View Full Version : Affirmative Action
July 26th, 2006, 01:46 AM
I'd like to hear what you think about this. Do you agree with it or not? I grew up in apartheid South Africa. I was 13 when this country became democratic. Now, because I am caucasian and viewed at as part of the so called apartheid regime I struggle to get promotions in my company. Previously disadvantaged groups are given preference even if I am better qualified etc. Now I don't question that the wrongs of the past ( which I had absolutely nothing to do with ) must be corrected, but why should I suffer for something I did not create or support, I was just a kid.
It seems to be that affirmative action is just apartheid reversed or a new legal way of racism. Any comments?
July 26th, 2006, 03:18 AM
Yeah, that seems to be cropping up everywhere. My dad told me they get bitched at because they don't hire enough women at work (he's an engineering prof.) but they can't even FIND women who want the jobs! There really aren't that many women who are qualified or who want to be engineering profs. So the bureaucrats just bitch about it.
I'm sure a bunch of Americans will wander by and tell stories about quotas on hiring or enrolling black or hispanic people. Same crap deal everywhere. Bleh.
I say hire the guy who can do best. If one group can't do the job as well then the problem is deeper and hiring unqualified people will just make everything suck more. You are 100% correct methinks.
I suppose you could have interesting cases where people in different groups are equally qualified or the qualification necessary is so low that you can easily train them. In cases like that it may be useful to intentionally hire with "diversity" in mind. The only real reason I can see for that though, is to get people comfortable with different things (ie. people of all colours selling things in your store).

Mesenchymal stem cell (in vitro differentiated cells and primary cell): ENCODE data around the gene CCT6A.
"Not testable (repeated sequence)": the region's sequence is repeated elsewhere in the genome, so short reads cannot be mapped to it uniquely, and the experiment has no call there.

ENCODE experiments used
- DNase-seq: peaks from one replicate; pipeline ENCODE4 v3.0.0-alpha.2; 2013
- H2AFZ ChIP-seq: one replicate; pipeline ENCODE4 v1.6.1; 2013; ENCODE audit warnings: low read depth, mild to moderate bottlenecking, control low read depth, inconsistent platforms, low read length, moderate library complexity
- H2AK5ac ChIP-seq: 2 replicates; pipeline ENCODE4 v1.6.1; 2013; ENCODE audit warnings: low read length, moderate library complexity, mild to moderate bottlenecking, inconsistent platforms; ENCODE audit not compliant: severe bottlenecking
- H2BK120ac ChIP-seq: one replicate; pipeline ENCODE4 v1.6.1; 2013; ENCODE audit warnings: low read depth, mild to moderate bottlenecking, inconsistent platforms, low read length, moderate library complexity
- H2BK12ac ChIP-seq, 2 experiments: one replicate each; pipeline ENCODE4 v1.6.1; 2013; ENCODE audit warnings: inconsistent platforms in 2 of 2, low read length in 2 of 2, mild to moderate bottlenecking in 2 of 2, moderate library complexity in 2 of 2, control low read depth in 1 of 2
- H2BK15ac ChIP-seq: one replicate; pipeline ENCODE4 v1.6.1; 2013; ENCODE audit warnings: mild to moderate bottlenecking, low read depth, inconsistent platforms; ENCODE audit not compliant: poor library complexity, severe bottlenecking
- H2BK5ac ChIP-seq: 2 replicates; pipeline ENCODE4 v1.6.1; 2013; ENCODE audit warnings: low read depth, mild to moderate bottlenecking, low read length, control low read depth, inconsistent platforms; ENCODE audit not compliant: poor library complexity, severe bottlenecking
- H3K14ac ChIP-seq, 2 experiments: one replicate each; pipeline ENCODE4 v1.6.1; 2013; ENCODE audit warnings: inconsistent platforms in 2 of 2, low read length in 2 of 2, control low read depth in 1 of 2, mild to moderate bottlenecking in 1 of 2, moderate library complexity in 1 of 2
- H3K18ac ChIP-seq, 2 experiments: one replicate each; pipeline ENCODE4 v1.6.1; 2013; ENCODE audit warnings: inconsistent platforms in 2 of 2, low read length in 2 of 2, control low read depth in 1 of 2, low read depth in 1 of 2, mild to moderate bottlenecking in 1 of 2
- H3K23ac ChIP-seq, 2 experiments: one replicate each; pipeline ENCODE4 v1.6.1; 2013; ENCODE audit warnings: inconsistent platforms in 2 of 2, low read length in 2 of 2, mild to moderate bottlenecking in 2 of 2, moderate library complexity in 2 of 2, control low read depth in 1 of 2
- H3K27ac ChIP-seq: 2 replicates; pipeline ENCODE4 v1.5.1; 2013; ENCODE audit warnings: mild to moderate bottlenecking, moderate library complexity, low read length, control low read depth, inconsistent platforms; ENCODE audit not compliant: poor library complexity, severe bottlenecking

August 31st, 2006, 05:33 PM
I think affirmative action is one of those topics that are used as wedge to divide and further alienate different groups from each other. The arguments for it always get stuck in the past rather than focusing of actually fixing the problems of honest-to-god discrimination.
I'm more familiar with affirmative action policies in relation to college admission and I feel that the criteria used should have less to do with skin color and more to do with equality of opportunity. Money, the abundance or lack of it, has more to do with the type of school that a child goes to and the amount of opportunities that said child will have access to.
If we are going to try to right the wrongs of discrimination with legislation why not begin with economic status as the factor considered?
August 31st, 2006, 11:50 PM
That's how college works here. You get in based on grades and if you need money there are ways to get some. We lack any form of race-based quotas. If poor people are suffering in educatino though, you have to start a lot earlier if you want to give them a chance. Lots of them have problems in elementary school already. Eliminating poverty would be a hard thing to do though. :(
September 3rd, 2006, 12:32 AM
Of course eliminating poverty is difficult, if it wern't we wouldn't even know the word.
The point I was trying to make was that money can buy a better education and that economics and not race should be criteria for affirmitive action. I agree that we need to begin sooner to improve public education across the board. But, since public education (at least in america) is a system in which those in inner cities or poor rural areas don't have the same quality of education as those who live in areas with higher property taxes it isn't a crazy idea to try and even out this obvious disadvantage at college admission. Studies have shown that students who recieve affirmative action have higher rates of sucess in college. Grades measure past preformance and not potential. If a student doesn't want to succeed no one will be writing thier term papers for them, it is up to them to suceed or fail on their own once admitted. But when a student isn't given the same opportunities to succeed growing up how can we pretend that it is an even playing field when it comes to college admission?
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